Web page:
In the history books, it will only read that Oakland Athletics left-hander Sean Manaea pitched the season’s first no-hitter in a 3-0 victory against the Boston Red Sox.
To those who saw it, a few more questions will linger after a pair of questionable plays allowed Manaea’s historic outing to continue. But they should not take away from a masterful performance that left the MLB-best 17-2 Red Sox overwhelmed.
The A’s left-hander was dialed in from the beginning, impressively outdueling Chris Sale. Manaea struck out 10 and walked only two. Another Boston baserunner reached on a fifth-inning error. That’s one play that will be talked about as A’s shortstop Marcus Semein drifted back and attempted to make an over-the-shoulder catch, only for the baseball to bounce off his glove. It was a catch he could have made, but the degree of difficulty was such that some might question the error.
In fact, it seems that’s how Manaea himself would have ruled it.
Sean Manaea thought he lost the no no on that error by Semien. Didn’t realize he had one going until the eighth.
— Susan Slusser (@susanslusser) April 22, 2018
An inning later, it again appeared that Manaea’s no-hitter was over. Boston’s Andrew Benintendi legged out, or perhaps more appropriately lunged into first base with an apparent infield single after avoiding the tag of Matt Olson. Benintendi was originally ruled safe, but an umpires huddle determined he left the baseline.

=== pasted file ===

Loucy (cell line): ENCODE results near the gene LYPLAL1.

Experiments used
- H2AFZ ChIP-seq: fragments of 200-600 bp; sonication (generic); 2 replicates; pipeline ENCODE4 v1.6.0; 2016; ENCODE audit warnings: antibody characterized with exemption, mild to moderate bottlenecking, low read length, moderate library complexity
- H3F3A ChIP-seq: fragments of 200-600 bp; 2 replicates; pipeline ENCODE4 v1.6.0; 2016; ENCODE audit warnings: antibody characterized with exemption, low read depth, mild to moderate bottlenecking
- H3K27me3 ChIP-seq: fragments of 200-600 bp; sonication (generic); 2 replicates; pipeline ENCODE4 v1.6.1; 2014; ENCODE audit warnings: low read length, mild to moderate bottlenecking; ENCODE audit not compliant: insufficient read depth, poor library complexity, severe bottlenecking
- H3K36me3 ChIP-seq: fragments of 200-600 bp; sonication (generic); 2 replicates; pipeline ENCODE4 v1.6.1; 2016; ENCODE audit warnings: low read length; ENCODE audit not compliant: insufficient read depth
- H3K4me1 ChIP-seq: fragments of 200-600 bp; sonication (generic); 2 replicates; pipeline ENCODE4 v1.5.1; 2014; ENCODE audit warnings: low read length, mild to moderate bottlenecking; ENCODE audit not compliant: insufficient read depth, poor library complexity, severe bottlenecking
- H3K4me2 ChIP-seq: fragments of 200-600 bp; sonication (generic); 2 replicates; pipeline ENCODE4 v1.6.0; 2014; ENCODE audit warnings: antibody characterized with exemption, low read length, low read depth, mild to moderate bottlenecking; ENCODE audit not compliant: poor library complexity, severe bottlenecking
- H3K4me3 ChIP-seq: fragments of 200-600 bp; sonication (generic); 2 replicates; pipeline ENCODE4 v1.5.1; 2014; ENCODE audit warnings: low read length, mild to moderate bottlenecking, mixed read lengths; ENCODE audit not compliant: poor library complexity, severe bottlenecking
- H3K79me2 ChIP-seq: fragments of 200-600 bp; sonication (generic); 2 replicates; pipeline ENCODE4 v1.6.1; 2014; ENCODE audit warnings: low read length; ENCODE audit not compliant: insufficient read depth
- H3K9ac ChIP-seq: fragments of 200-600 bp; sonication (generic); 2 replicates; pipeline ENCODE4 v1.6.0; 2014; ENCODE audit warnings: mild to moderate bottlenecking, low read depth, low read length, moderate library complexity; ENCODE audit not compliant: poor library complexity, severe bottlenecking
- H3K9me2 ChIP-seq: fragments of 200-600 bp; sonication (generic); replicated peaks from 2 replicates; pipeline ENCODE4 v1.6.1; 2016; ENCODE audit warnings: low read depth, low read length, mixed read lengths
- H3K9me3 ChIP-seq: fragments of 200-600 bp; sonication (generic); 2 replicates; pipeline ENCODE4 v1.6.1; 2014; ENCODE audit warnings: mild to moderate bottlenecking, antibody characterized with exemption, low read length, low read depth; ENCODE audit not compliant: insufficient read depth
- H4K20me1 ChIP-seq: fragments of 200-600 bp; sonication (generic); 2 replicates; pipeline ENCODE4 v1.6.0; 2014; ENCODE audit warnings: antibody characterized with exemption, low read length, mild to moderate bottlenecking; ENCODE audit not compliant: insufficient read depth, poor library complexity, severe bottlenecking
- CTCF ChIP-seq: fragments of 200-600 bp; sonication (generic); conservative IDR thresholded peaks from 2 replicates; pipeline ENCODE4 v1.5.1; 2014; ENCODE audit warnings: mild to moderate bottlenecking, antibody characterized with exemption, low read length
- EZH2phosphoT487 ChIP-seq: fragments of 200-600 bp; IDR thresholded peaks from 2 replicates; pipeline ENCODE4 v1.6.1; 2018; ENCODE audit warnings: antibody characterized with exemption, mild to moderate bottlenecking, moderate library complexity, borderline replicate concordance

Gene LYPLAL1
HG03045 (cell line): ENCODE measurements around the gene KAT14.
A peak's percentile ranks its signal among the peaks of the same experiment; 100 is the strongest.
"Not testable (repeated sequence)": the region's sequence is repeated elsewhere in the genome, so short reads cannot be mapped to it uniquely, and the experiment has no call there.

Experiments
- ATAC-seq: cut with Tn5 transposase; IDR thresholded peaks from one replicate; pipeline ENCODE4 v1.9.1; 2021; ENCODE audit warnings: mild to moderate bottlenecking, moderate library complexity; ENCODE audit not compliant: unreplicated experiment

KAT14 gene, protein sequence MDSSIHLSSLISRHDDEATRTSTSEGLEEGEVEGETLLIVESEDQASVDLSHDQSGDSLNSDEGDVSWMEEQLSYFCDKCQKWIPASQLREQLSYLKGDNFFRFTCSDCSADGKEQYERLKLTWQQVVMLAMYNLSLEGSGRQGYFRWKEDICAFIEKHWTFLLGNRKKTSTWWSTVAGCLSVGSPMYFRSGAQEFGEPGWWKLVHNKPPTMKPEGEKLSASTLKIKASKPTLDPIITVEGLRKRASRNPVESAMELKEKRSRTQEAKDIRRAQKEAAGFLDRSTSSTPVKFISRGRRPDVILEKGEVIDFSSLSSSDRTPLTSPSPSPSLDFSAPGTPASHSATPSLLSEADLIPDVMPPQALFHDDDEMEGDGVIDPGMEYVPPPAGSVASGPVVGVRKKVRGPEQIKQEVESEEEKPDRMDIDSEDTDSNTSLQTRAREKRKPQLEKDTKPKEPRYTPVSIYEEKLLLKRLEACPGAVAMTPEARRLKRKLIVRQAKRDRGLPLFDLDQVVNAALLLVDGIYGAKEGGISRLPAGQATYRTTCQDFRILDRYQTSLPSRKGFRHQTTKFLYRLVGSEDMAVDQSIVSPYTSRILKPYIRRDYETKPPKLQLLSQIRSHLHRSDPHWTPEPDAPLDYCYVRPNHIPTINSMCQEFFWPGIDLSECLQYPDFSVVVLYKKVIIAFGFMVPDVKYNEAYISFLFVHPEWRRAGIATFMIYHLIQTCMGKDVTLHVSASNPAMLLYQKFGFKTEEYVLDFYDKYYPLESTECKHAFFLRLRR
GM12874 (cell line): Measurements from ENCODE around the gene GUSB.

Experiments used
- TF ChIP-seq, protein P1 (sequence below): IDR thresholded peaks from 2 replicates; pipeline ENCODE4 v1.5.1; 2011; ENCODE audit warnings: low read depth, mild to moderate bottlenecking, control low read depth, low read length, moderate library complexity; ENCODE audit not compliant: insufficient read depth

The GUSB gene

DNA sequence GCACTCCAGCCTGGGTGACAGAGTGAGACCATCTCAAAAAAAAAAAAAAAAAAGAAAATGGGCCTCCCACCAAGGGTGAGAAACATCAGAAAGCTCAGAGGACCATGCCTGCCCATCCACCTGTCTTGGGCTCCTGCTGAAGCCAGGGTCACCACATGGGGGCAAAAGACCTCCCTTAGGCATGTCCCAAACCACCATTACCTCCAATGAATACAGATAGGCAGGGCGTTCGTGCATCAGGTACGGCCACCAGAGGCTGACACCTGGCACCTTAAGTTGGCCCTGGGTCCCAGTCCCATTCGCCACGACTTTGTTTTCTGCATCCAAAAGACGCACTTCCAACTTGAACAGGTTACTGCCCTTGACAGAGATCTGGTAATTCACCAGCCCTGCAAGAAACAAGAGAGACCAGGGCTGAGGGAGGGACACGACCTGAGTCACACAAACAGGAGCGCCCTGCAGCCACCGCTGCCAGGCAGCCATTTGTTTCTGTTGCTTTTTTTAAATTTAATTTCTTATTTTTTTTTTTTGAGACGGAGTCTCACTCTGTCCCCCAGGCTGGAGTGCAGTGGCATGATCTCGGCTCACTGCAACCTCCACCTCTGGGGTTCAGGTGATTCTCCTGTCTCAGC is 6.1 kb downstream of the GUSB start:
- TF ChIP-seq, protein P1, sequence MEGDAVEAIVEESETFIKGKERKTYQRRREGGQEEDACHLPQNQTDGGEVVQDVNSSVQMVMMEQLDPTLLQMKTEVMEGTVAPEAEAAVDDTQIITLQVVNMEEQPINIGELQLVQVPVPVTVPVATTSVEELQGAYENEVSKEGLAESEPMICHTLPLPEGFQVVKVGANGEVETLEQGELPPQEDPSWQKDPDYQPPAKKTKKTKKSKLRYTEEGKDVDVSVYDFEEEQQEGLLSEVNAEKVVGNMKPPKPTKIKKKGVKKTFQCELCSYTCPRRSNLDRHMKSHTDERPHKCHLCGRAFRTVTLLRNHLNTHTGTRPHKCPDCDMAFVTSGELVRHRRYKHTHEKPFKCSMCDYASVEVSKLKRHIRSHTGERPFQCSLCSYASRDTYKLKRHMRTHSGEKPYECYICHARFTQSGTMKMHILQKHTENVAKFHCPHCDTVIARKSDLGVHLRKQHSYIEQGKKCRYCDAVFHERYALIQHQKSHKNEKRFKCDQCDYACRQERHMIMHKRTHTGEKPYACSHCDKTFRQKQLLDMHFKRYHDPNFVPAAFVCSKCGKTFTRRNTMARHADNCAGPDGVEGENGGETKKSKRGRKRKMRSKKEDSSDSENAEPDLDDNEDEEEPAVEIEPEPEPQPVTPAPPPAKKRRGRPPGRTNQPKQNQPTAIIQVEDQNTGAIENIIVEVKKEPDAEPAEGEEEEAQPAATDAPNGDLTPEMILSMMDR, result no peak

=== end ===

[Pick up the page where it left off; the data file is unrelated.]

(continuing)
On that play, the runner has three feet on either side of the line. If he cleared three feet, it wasn’t by much. It was another call that could have gone either way. In this case, it went Manaea and the A’s way.
Of course, Benintendi and the Red Sox were none too pleased about it.
Andrew Benintendi called it a “missed call” and thought the umpires were “searching for something” because of the situation. He was steamed.
— Pete Abraham (@PeteAbe) April 22, 2018
There were no doubts from that point on. In fact, Manaea appeared to get stronger as he went along, mowing down nine of the last 10 Red Sox with one walk mixed in.
Manaea wrapped things up on his 108th pitch, getting Hanley Ramirez to ground into a fielder’s choice. The game was completed in an efficient two hours, 16 minutes. That will make a lot of people in MLB’s offices pretty happy too.
The no-hitter was the first in MLB since Edinson Volquez shutdown the Arizona Diamondbacks on June 3, 2017. It was the seventh no-hitter since the Athletics moved to Oakland, and their first since Dallas Braden’s perfect game in 2010.
It was shocking. It was sensational. At points it was even a little controversial. It all added up to a night Sean Manaea and the A’s will never forget.
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